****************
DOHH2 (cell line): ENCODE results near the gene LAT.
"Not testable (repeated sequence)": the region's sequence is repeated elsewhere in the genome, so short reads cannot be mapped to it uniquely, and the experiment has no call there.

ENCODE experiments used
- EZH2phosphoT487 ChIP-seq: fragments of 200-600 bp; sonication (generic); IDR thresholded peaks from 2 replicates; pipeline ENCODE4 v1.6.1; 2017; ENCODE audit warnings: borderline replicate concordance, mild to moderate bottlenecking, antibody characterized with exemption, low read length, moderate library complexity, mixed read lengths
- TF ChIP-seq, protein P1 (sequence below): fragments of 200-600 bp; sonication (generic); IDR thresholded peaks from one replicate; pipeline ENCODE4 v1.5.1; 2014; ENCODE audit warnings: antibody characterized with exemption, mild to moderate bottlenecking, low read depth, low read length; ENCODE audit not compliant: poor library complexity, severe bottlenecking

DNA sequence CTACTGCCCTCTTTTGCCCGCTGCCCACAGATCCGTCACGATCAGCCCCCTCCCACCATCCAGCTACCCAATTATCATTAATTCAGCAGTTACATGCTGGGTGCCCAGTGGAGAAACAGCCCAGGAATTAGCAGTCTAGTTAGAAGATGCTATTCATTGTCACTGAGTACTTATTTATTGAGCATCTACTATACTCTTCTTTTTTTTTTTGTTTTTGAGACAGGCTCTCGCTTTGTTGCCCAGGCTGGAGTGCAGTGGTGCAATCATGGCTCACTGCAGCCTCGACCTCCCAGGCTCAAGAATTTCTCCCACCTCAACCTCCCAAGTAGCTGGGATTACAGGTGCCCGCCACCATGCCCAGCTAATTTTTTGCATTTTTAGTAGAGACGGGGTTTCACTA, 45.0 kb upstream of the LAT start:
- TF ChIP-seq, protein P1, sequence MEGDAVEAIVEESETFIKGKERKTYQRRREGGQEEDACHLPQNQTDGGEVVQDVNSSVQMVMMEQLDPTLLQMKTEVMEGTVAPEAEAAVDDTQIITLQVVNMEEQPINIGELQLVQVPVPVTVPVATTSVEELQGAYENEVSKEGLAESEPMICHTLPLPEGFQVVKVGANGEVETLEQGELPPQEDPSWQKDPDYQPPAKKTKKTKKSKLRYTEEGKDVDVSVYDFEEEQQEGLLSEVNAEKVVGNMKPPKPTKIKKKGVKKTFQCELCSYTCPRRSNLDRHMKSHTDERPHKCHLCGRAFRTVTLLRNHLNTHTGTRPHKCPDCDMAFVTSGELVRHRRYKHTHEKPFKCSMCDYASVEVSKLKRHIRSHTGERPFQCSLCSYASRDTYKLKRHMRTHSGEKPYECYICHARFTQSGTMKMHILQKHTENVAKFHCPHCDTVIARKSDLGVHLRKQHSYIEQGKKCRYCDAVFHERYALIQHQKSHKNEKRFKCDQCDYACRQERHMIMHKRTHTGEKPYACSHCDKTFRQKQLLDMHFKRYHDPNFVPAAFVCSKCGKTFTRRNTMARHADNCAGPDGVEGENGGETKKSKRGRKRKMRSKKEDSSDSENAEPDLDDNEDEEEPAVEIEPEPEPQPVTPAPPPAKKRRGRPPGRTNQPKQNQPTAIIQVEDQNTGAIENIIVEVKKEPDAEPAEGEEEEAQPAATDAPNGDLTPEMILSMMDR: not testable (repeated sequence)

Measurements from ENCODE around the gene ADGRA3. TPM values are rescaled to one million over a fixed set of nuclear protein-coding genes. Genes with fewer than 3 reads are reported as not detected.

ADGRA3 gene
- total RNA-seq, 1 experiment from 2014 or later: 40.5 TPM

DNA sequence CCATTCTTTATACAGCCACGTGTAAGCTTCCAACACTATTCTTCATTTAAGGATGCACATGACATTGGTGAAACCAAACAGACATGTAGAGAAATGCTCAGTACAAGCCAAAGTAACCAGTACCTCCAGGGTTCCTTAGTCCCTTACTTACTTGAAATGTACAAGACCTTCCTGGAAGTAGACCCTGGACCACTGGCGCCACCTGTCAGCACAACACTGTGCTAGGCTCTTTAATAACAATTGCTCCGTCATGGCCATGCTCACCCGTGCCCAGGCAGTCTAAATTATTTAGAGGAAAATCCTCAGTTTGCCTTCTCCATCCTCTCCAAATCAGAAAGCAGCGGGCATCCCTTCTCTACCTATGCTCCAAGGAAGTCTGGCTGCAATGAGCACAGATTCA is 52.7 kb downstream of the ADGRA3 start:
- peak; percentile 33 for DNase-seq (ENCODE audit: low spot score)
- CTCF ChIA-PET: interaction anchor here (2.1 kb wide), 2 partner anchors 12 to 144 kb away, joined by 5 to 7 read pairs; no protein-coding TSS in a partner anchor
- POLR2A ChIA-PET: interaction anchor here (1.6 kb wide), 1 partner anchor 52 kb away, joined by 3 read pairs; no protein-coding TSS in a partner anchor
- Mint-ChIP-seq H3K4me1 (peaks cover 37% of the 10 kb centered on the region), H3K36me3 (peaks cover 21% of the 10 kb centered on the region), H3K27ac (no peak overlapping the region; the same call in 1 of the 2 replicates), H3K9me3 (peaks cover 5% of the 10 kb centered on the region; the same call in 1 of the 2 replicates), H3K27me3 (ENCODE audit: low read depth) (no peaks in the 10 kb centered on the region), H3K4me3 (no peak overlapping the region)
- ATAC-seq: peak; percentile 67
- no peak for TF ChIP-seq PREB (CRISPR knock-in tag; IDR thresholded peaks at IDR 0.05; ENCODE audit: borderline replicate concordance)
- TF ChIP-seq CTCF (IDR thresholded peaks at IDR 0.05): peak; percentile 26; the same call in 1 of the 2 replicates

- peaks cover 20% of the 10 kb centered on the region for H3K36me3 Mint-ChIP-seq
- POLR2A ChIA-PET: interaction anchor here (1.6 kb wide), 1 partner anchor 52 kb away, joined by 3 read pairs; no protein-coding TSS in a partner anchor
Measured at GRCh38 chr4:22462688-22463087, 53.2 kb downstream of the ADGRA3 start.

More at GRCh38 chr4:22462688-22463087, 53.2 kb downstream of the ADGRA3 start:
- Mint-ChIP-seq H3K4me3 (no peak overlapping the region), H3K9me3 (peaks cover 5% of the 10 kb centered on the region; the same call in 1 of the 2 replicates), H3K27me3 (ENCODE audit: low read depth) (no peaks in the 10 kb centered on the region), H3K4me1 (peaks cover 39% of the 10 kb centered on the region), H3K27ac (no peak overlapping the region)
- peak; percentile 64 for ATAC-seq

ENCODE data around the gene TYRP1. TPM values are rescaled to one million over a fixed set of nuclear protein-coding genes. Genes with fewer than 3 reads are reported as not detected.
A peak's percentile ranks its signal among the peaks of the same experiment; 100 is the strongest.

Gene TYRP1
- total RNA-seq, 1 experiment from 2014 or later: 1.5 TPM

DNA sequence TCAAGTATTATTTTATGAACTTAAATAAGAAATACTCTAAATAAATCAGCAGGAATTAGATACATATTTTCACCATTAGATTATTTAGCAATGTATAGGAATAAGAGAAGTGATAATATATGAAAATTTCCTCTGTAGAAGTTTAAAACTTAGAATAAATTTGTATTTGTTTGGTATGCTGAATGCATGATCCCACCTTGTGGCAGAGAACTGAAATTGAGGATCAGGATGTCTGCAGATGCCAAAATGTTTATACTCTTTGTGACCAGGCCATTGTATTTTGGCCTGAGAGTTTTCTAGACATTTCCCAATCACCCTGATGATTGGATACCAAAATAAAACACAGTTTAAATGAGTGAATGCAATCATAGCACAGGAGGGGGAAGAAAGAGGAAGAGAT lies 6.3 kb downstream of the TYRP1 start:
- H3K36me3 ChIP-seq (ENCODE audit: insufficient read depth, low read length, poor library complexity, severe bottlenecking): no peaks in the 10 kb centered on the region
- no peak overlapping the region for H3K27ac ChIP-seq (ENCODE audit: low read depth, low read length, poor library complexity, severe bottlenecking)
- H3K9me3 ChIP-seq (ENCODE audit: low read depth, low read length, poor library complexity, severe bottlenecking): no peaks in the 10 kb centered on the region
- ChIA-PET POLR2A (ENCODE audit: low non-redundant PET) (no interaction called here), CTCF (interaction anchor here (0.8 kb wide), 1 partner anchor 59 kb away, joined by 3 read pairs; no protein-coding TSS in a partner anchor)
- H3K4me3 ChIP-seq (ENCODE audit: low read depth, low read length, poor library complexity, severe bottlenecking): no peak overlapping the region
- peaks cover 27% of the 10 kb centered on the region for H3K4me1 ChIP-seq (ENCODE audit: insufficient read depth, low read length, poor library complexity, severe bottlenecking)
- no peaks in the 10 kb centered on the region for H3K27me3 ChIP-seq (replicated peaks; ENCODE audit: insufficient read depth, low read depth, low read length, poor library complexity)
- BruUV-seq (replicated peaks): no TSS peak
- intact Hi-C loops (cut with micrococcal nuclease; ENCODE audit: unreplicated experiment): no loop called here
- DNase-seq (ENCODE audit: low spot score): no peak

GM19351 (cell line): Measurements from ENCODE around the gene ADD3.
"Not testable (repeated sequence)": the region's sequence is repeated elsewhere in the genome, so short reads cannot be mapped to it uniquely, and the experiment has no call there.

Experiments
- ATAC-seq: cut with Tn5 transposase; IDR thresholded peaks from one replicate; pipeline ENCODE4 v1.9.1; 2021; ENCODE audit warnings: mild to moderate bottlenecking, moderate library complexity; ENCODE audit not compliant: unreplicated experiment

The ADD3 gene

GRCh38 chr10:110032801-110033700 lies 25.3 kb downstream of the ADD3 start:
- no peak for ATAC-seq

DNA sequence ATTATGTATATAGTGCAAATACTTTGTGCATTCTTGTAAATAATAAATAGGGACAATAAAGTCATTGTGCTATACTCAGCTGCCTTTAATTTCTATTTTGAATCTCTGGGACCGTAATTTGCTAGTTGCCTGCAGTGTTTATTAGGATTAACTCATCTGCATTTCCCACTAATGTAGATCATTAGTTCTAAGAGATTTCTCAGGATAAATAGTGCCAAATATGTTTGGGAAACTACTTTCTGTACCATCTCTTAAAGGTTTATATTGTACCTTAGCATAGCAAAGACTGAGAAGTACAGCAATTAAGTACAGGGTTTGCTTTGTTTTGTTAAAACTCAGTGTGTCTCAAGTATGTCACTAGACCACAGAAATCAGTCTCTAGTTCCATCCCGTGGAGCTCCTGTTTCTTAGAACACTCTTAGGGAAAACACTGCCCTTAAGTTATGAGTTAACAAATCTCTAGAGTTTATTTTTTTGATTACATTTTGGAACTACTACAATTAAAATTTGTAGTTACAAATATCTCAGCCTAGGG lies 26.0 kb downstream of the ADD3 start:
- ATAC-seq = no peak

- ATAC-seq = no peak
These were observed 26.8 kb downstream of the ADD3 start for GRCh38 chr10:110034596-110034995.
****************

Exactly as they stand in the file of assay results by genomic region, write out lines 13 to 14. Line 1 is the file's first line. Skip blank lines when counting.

- CTCF ChIA-PET: interaction anchor here (2.1 kb wide), 2 partner anchors 12 to 144 kb away, joined by 5 to 7 read pairs; no protein-coding TSS in a partner anchor
- POLR2A ChIA-PET: interaction anchor here (1.6 kb wide), 1 partner anchor 52 kb away, joined by 3 read pairs; no protein-coding TSS in a partner anchor